There’s nothing more important in the Federal Trade Commission’s mission than consumer protection. A recent upgrade to the agency’s consumer fraud reporting site that focuses on eliciting more precise – and thus more valuable – data from fraud victims is benefiting not only ripped-off consumers, but also the larger law enforcement community that depends on the same data to combat criminal activity.
The FTC launched the new site – ReportFraud.ftc.gov – on October 22 after months of design work and hundreds of rounds of customer testing. The effort’s primary objective on the front end is to lead consumers more surely through the fraud reporting process, and closer to possible recoveries of losses.
On the back end, using technology provided under a long-term contract with Leidos, the flow of more accurate fraud data from consumers then helps the agency – and a host of other law enforcement agencies – connect the dots between scammers and their fraudulent schemes.
A Better Process for Consumers
“We had very good user satisfaction surveys on the old site,” said Ami Dziekan, Program Manager of the FTC’s Do Not Call Registry, in an interview with MeriTalk. “But what we wanted was to get engagement with people who weren’t filling out the online complaint form to begin with. And we did that by making the user experience much cleaner and much easier.”
Central to accomplishing that goal with the new site, Dziekan said, is giving consumers a series of “next steps” they can take after reporting fraud to the agency. The new site features more of that ability, including next steps for people who have lost money to scammers, she said.
For victims that have lost money, their most important concern is recovery. The new FTC site guides consumers through the process – what steps they need to take to try to get their money back, and how do they avoid losing more. With a more user-friendly site, consumers are prompted to provide more useful data, and in turn, get better results back.
“We’re also hoping to help a lot of people who currently go to the phone to report complaints, but really could be better or equally served online,” she said. “The reason for that is the next steps are going to be much more accessible online because it offers resources like helping them with a letter, or giving them a link to a website. That’s what we are working towards.” The new site also lets consumers update their reports online, furthering the goals of increasing online self-service and savings costs for the agency.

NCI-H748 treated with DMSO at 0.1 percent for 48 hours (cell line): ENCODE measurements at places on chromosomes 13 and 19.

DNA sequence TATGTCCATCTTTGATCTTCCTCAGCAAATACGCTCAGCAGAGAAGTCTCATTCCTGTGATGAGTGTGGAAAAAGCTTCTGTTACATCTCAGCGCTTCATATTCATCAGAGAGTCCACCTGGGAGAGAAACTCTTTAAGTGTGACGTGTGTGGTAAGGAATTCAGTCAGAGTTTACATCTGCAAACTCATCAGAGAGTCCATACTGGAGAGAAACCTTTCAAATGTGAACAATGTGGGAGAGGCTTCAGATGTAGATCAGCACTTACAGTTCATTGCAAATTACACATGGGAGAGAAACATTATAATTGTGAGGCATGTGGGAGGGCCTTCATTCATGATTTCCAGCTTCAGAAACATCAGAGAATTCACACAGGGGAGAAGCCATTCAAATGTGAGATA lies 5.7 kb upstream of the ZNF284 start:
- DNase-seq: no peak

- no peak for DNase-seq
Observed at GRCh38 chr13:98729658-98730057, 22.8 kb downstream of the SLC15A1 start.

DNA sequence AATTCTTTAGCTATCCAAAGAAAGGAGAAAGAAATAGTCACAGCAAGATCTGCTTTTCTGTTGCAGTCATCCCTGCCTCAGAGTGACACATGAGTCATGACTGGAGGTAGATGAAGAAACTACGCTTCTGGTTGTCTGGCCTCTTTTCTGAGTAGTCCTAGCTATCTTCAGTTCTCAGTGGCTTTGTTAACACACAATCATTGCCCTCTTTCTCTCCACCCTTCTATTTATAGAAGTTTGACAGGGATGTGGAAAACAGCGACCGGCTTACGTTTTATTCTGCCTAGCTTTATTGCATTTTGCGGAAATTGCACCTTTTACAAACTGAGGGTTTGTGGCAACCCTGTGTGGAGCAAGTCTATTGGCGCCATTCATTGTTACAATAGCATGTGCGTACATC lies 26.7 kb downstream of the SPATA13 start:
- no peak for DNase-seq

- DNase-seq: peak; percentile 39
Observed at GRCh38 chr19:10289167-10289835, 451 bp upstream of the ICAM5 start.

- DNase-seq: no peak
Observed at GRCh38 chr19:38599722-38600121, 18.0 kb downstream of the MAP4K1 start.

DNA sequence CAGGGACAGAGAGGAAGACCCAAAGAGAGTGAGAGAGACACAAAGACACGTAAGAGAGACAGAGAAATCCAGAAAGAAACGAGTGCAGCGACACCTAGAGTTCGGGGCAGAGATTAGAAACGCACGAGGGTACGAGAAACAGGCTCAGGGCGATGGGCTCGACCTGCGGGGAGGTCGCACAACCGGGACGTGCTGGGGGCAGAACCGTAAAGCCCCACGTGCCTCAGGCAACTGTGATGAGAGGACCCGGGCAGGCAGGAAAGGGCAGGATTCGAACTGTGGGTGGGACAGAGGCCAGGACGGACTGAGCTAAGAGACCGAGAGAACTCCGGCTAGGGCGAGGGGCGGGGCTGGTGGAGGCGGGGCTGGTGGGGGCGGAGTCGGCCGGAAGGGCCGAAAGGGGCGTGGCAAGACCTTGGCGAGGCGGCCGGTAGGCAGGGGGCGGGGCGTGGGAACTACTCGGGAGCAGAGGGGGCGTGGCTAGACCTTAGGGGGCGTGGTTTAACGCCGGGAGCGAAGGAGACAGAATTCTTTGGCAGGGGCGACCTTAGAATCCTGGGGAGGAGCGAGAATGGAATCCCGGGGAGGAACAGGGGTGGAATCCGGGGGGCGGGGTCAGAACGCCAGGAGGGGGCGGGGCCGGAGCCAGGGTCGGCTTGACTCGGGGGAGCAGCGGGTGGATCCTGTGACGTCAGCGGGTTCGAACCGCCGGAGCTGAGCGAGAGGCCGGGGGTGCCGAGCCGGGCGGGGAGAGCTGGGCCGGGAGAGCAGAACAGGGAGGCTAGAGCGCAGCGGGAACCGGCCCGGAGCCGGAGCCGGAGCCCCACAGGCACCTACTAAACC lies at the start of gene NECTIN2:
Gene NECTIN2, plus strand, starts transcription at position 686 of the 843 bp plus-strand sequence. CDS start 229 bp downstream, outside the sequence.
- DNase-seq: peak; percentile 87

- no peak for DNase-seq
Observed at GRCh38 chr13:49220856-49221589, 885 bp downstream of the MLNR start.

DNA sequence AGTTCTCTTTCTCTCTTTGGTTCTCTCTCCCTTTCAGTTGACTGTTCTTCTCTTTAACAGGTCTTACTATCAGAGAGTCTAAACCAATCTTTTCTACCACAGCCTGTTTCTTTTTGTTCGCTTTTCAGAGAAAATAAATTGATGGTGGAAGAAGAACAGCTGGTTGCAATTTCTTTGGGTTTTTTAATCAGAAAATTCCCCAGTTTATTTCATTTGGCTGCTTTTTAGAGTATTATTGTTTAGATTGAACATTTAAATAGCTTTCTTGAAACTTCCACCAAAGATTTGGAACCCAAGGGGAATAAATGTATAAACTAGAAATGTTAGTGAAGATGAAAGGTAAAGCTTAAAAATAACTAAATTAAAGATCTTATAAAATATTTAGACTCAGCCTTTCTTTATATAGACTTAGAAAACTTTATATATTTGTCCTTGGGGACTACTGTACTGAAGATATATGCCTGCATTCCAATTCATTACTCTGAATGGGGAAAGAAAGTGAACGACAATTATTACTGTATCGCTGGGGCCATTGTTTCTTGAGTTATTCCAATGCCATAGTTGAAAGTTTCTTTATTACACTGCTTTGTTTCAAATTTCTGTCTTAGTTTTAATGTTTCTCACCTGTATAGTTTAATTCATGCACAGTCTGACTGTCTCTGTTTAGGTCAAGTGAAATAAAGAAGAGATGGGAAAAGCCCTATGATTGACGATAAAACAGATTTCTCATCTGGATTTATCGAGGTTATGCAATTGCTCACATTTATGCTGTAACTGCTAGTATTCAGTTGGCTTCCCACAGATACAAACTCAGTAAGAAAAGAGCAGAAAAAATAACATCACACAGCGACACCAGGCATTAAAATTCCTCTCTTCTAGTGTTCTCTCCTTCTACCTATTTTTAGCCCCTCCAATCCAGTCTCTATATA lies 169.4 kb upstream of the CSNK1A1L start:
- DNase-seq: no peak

Advanced Tech, More Data, Help Enforcement Functions
The new site also allows FTC to collect better data that helps other agency functions, including investigators and consumer education staff, Dziekan said. Collecting better data allows for better categorization of the data, and helps protect consumers, both in what materials the FTC puts out, and what cases it brings. All of the data is also made available to law enforcement partners – further extending the use of the data.
The new site’s back-end improvements also include putting machine-learning technologies to work. Those are part of the line-up of services – including data analytics and contact center operations – that Leidos provides to FTC under contracts going back to 2001.
The Development Story
Dziekan called the first step of the ReportFraud.ftc.gov site a “non-tech story, where we just called in all the experts to figure out what questions to ask, and how to ask them. Then we did a massive amount of user experience testing to make sure that we were asking good questions.”
After multiple proposals and rounds of testing, FTC ended up with a hybrid solution. After user testing, the agency found it could get the accuracy and consumer buy-in at the same time.
“Hundreds of hours of user testing pointed us in the right direction on things that we wouldn’t have even flagged as something users would be confused about, or users would get wrong,” Dziekan said. The agency was able to take those lessons learned during user testing to improve the end product and communicate with customers in a way they understand.
She said that learning will continue as the agency evaluates how consumers use the site, and makes more adjustments going forward.